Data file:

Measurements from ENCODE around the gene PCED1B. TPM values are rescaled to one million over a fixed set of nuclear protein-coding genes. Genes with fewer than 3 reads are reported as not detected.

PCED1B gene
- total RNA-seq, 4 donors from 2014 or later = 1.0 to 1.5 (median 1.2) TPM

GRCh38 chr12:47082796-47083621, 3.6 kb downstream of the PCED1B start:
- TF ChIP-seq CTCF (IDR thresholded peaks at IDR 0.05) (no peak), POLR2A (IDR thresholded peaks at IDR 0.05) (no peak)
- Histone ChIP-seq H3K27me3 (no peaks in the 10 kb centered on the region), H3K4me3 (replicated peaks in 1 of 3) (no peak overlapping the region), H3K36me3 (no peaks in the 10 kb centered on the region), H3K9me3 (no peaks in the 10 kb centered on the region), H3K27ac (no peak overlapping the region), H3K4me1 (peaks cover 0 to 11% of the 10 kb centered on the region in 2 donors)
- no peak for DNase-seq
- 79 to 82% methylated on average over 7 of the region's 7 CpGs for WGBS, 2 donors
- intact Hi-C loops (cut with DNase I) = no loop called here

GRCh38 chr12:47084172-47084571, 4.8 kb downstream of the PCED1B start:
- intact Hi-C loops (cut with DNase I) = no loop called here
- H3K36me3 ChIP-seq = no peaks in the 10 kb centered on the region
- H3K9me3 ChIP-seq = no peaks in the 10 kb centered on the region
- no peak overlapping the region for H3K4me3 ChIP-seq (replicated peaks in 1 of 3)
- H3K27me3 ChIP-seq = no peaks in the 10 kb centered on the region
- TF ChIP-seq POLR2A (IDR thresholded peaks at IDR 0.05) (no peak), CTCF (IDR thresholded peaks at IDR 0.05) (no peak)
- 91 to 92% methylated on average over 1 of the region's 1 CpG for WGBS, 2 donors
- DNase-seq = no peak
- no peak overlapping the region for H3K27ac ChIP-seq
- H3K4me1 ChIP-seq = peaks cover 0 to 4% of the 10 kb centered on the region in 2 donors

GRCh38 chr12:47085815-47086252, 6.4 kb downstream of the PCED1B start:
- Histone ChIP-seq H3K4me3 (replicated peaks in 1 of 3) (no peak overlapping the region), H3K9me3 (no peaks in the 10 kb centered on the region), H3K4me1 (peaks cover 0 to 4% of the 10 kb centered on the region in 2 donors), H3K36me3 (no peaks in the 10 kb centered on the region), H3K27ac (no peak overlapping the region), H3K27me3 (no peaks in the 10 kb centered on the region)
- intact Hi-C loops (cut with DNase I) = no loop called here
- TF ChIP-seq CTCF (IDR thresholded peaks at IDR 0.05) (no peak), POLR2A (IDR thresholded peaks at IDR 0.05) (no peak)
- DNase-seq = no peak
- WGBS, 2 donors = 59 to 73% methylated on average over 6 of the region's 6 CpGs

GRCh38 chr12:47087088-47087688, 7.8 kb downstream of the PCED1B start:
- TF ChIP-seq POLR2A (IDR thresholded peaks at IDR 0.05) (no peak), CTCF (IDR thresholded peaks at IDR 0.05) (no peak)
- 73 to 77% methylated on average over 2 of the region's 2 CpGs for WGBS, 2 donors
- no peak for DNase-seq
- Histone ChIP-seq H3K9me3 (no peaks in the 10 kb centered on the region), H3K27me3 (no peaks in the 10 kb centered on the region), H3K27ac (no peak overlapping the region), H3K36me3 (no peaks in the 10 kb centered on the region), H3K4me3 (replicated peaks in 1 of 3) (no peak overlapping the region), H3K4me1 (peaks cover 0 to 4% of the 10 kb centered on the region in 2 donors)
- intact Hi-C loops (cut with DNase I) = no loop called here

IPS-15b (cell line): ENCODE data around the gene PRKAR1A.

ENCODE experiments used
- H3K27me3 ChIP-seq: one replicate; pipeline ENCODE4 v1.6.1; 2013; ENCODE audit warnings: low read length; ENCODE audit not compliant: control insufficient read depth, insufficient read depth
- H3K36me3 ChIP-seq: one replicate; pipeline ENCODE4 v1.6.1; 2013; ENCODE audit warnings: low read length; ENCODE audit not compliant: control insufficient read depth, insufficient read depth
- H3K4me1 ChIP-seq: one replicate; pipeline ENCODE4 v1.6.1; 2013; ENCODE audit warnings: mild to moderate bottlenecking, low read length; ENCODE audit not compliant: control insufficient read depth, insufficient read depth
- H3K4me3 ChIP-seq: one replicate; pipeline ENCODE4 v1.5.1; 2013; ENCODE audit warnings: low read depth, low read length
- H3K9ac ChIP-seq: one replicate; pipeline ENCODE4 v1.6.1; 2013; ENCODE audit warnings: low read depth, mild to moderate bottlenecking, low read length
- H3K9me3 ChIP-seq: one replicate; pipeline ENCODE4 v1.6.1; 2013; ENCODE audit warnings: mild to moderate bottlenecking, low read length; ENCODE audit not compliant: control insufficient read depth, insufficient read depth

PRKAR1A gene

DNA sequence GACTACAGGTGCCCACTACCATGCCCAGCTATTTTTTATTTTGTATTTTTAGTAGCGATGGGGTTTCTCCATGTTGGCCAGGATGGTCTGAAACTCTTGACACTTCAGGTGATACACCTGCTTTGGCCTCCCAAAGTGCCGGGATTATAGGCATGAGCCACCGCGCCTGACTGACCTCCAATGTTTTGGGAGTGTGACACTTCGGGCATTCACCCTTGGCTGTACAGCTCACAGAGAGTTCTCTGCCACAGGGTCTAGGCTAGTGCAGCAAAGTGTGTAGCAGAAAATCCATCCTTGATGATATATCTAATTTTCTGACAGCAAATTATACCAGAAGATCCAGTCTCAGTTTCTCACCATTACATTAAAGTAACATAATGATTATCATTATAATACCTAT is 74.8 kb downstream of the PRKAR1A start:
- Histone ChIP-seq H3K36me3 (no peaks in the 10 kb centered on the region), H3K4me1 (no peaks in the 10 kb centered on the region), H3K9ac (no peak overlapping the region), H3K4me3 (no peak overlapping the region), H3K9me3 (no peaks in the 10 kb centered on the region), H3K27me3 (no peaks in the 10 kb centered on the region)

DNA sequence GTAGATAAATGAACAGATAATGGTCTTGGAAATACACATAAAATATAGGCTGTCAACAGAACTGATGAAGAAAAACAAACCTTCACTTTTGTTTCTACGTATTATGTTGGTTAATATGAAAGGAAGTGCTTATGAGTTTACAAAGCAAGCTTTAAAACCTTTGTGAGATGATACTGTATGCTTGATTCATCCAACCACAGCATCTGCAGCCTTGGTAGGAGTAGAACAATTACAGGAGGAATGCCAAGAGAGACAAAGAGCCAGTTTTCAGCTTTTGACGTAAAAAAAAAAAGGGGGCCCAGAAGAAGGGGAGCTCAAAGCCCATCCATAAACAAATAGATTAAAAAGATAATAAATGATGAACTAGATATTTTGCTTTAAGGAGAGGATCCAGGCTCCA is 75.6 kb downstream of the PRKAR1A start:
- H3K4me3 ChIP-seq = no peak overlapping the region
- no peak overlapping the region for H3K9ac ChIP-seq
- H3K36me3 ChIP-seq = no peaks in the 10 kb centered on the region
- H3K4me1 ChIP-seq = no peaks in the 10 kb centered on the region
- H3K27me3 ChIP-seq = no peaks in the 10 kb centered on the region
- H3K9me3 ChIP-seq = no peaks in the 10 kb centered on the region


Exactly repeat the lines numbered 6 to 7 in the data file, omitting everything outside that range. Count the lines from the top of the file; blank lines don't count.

- Histone ChIP-seq H3K27me3 (no peaks in the 10 kb centered on the region), H3K4me3 (replicated peaks in 1 of 3) (no peak overlapping the region), H3K36me3 (no peaks in the 10 kb centered on the region), H3K9me3 (no peaks in the 10 kb centered on the region), H3K27ac (no peak overlapping the region), H3K4me1 (peaks cover 0 to 11% of the 10 kb centered on the region in 2 donors)
- no peak for DNase-seq